Research Papers

Formability of Porous Tantalum Sheet-Metal

[+] Author and Article Information
Paul S. Nebosky

Department of Aerospace and Mechanical Engineering,  University of Notre Dame, Notre Dame, IN 46556pnebosky@sitesmedical.com

Steven R. Schmid1

Department of Aerospace and Mechanical Engineering,  University of Notre Dame, Notre Dame, IN 46556schmid.2@nd.edu


Corresponding author.

J. Manuf. Sci. Eng 133(6), 061006 (Dec 01, 2011) (5 pages) doi:10.1115/1.4005353 History: Received October 28, 2010; Revised October 21, 2011; Published December 01, 2011; Online December 01, 2011

Over the past 10 years, a novel cellular solid, Trabecular MetalTM (TM), has been developed for use in the orthopedics industry as an ingrowth scaffold. Manufactured using chemical vapor deposition (CVD) on top of a graphite foam substrate, this material has a regular matrix of interconnecting pores, high strength, and high porosity. Manufacturing difficulties encourage the application of stamping and forming technologies to increase CVD reactor throughput and reduce materials wastes. In this study, the formability of TM was evaluated using a novel camera-based system for measuring surface strains, since the conventional approach of printing or etching gridded patterns was not feasible. A forming limit diagram was then obtained using specially fabricated 1.65 mm thick sheets. No lubricant was used due to the cleanliness requirements for orthopedic implants.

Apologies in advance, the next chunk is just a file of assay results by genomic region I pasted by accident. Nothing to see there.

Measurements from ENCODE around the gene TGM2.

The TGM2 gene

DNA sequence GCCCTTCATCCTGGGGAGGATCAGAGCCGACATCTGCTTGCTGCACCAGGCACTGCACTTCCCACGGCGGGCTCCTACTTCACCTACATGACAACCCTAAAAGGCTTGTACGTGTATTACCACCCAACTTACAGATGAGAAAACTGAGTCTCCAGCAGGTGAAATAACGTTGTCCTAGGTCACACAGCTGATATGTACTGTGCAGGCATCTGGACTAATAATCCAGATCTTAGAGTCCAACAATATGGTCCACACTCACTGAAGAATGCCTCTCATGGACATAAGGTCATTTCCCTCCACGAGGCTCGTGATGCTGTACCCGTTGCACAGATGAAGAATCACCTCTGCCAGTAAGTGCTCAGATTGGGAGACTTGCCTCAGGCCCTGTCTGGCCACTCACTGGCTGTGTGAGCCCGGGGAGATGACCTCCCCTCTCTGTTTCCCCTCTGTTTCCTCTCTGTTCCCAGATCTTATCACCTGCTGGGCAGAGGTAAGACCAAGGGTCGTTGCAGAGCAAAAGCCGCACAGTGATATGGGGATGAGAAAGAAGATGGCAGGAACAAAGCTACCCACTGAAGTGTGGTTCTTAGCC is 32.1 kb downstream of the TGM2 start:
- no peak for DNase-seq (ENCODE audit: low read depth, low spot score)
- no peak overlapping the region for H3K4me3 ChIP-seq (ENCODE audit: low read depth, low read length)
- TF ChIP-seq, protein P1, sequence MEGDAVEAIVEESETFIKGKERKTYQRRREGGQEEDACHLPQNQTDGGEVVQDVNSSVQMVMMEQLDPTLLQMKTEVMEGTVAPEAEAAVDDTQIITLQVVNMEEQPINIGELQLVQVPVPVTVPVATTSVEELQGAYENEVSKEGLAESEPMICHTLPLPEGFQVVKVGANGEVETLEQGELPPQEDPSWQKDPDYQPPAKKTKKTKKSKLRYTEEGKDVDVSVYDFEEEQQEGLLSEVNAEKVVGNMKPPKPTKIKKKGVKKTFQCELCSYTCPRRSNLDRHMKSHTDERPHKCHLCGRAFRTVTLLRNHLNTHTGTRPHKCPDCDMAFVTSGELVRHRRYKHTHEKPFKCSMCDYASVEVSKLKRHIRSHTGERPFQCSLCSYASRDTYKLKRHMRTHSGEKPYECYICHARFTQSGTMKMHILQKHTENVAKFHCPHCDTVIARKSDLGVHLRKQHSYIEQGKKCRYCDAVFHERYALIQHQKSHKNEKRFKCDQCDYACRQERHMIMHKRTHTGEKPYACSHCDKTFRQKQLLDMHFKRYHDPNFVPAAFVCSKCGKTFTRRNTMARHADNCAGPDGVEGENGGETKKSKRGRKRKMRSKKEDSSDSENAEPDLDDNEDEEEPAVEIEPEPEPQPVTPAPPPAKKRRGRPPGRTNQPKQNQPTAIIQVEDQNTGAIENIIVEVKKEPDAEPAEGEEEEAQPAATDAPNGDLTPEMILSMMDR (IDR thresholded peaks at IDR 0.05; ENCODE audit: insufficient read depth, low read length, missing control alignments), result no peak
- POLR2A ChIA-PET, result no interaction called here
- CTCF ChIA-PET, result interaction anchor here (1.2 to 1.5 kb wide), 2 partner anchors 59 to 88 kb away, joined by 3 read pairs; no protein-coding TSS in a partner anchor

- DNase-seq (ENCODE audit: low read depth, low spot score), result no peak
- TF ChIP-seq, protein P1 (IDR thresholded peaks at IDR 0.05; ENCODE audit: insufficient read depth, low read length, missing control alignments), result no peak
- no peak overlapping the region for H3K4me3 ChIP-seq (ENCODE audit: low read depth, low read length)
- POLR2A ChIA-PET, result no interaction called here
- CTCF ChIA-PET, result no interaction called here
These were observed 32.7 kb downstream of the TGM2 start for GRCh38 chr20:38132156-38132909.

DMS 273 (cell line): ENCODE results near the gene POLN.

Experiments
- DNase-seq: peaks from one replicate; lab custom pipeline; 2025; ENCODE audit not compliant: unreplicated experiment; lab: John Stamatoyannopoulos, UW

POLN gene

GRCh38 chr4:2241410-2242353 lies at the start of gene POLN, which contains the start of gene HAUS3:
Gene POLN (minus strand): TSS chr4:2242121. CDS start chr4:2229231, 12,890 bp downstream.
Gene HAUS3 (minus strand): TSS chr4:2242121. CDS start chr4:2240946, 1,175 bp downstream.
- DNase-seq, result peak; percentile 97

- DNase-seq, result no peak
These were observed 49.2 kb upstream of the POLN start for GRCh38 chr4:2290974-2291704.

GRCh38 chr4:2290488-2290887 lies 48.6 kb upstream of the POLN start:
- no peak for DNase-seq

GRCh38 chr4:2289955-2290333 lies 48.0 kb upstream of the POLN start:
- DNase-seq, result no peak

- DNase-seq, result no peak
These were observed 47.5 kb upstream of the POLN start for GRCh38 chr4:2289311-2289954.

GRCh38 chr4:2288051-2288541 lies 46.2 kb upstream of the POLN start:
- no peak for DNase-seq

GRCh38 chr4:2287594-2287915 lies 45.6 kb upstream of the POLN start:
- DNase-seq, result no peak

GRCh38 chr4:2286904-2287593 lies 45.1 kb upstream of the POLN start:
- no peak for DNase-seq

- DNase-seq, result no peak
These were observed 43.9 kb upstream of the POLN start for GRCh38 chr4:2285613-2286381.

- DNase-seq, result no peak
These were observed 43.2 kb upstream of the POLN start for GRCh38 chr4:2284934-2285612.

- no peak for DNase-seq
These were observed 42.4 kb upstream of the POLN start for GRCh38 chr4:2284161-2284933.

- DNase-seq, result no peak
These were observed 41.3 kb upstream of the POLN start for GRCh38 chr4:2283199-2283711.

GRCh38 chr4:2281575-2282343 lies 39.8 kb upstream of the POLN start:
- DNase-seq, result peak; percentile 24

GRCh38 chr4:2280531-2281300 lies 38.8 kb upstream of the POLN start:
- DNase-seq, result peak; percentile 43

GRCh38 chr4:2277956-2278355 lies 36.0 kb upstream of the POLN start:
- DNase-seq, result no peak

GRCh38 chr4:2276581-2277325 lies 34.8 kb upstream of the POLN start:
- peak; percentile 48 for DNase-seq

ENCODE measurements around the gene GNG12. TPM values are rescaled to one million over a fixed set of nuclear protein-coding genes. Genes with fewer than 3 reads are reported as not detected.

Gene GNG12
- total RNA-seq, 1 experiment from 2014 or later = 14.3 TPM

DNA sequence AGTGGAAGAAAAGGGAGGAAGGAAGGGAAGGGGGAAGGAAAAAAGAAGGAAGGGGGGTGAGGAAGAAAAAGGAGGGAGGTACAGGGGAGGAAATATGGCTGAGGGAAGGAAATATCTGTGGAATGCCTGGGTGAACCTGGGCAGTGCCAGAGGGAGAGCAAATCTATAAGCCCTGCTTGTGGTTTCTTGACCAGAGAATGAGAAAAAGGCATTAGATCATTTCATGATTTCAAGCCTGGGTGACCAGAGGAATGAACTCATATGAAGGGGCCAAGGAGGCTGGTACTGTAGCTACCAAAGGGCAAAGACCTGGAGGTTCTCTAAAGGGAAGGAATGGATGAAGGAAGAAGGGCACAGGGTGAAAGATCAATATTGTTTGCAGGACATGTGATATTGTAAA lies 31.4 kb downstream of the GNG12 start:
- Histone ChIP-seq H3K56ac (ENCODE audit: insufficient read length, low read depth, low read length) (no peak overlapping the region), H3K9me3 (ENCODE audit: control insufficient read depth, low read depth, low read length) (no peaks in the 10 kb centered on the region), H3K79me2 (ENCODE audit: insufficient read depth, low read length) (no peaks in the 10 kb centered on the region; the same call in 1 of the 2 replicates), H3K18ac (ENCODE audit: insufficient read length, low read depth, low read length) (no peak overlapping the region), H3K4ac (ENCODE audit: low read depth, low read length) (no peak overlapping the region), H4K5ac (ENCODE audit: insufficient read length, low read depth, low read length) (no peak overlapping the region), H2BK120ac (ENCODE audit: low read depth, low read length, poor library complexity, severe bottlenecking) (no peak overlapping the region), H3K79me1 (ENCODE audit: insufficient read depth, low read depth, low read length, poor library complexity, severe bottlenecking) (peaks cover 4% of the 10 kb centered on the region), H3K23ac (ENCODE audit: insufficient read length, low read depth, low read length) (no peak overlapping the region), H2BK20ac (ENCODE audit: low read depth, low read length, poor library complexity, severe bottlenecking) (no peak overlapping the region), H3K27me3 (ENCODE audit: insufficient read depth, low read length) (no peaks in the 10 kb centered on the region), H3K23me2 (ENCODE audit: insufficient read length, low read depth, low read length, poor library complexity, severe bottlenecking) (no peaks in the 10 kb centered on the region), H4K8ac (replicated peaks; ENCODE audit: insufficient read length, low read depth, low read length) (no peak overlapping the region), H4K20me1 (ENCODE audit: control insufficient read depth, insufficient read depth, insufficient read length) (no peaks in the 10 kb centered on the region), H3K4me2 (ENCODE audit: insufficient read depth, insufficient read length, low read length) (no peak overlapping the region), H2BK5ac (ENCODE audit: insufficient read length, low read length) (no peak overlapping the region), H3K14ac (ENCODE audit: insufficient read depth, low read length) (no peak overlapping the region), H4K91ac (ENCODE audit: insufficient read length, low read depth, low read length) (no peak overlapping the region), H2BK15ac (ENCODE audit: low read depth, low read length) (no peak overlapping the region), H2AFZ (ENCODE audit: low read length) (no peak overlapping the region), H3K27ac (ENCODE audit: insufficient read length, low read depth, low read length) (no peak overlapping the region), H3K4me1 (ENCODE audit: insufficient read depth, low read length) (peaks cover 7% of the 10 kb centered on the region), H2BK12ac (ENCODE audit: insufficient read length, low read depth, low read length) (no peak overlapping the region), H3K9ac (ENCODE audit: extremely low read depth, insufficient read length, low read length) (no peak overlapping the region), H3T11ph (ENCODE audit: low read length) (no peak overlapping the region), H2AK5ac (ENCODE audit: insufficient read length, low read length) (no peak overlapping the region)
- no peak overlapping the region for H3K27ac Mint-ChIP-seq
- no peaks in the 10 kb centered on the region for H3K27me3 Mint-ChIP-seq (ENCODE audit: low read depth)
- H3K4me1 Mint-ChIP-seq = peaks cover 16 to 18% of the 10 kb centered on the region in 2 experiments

Copyright © 2011 by American Society of Mechanical Engineers
Your Session has timed out. Please sign back in to continue.



Grahic Jump Location
Figure 1

The EPOCHTM hip implant. This hip replacement consists of a cobalt-chrome core surrounded by a PEAK layer so that its stiffness matches that of bone. The PEAK layer partially penetrates the ingrowth pads during molding. The ingrowth pads are a shape that requires more complicated strains than simple bending in order to produce them.

Grahic Jump Location
Figure 7

The minor strain field for specimen 18 at stage 64

Grahic Jump Location
Figure 6

The major strain field for specimen 18 at stage 64, just prior to cracking

Grahic Jump Location
Figure 5

Forming-limit curves for Trabecular MetalTM

Grahic Jump Location
Figure 4

Trabecular MetalTM specimens. (a) A specimen that showed little formability. Note the visibly striated surface. (b) A sample that showed good formability.

Grahic Jump Location
Figure 3

The experimental setup for the hemispherical punch tests

Grahic Jump Location
Figure 2

The optical arrangement of the ARAMIS system. If the camera position and angle between the cameras are known, the spatial object point P(X,Y,Z) can be determined from the corresponding two-dimensional image points p1 (x1 ,y1 ) and p2 (x2 ,y2 ) [10].



Some tools below are only available to our subscribers or users with an online account.

Related Content

Customize your page view by dragging and repositioning the boxes below.

Related Journal Articles
Related eBook Content
Topic Collections

Sorry! You do not have access to this content. For assistance or to subscribe, please contact us:

  • TELEPHONE: 1-800-843-2763 (Toll-free in the USA)
  • EMAIL: asmedigitalcollection@asme.org
Sign In